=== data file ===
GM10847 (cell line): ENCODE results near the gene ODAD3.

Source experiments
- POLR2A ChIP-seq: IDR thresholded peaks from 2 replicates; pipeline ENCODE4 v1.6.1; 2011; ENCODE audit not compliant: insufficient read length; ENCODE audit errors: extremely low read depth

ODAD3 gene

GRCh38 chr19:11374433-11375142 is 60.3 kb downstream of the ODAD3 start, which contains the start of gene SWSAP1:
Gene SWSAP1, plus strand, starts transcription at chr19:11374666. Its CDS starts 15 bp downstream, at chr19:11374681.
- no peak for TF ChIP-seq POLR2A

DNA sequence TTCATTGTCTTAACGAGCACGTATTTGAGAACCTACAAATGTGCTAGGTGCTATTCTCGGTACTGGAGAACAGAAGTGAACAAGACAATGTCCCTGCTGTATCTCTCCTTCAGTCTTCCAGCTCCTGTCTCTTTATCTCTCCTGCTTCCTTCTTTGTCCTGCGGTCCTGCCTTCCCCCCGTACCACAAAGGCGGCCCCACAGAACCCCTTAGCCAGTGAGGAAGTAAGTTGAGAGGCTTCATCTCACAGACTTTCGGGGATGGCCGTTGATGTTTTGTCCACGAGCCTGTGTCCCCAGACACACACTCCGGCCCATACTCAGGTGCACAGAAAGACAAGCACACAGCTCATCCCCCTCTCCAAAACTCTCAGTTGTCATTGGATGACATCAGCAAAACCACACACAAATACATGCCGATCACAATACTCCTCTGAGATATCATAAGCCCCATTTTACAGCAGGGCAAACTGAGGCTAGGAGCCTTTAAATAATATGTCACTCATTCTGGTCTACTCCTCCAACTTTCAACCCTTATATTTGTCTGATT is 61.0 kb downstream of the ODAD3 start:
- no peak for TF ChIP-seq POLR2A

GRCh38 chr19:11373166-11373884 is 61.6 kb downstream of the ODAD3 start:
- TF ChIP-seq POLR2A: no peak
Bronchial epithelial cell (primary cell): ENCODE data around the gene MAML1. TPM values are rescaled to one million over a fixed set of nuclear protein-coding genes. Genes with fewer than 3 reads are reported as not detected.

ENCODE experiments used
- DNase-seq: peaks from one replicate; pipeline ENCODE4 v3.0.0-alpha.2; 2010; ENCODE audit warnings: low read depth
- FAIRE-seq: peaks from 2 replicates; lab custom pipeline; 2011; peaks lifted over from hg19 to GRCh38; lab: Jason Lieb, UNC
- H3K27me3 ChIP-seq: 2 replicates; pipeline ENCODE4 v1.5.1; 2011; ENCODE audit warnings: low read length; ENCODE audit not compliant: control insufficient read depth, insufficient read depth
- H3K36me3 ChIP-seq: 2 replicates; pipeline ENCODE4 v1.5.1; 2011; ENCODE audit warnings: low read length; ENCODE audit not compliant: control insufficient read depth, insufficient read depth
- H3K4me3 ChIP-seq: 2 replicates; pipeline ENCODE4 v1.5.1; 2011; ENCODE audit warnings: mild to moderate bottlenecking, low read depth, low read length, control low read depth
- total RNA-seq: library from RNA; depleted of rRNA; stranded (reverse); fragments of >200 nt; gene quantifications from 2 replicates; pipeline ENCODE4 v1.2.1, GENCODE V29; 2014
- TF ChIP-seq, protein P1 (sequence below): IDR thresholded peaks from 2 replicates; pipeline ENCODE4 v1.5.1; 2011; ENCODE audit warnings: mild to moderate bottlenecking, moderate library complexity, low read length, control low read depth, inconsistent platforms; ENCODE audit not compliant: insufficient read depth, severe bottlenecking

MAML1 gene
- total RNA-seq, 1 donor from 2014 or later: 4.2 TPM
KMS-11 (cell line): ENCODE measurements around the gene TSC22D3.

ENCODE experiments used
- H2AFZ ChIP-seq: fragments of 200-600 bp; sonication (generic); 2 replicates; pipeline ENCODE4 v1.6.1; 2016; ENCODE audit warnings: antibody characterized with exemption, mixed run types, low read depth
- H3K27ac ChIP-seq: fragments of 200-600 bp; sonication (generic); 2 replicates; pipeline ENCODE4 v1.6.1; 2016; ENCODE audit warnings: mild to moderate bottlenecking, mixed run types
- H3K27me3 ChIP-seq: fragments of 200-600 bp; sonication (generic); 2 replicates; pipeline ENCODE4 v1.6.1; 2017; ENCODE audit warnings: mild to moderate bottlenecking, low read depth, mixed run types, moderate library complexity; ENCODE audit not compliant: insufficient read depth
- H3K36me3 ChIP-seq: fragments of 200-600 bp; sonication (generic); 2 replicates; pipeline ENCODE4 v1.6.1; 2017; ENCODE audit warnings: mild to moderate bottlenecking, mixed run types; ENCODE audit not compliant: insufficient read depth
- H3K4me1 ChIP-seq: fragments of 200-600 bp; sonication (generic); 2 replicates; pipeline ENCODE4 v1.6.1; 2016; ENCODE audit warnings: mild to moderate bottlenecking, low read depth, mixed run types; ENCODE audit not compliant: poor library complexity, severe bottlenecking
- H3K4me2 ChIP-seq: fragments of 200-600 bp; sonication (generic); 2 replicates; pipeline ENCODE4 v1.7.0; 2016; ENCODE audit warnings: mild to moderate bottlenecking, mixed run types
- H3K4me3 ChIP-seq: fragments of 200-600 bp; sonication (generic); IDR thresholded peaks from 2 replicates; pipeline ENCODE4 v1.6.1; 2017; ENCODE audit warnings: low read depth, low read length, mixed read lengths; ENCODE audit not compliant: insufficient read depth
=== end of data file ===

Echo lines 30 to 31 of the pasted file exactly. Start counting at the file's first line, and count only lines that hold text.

- H3K4me2 ChIP-seq: fragments of 200-600 bp; sonication (generic); 2 replicates; pipeline ENCODE4 v1.7.0; 2016; ENCODE audit warnings: mild to moderate bottlenecking, mixed run types
- H3K4me3 ChIP-seq: fragments of 200-600 bp; sonication (generic); IDR thresholded peaks from 2 replicates; pipeline ENCODE4 v1.6.1; 2017; ENCODE audit warnings: low read depth, low read length, mixed read lengths; ENCODE audit not compliant: insufficient read depth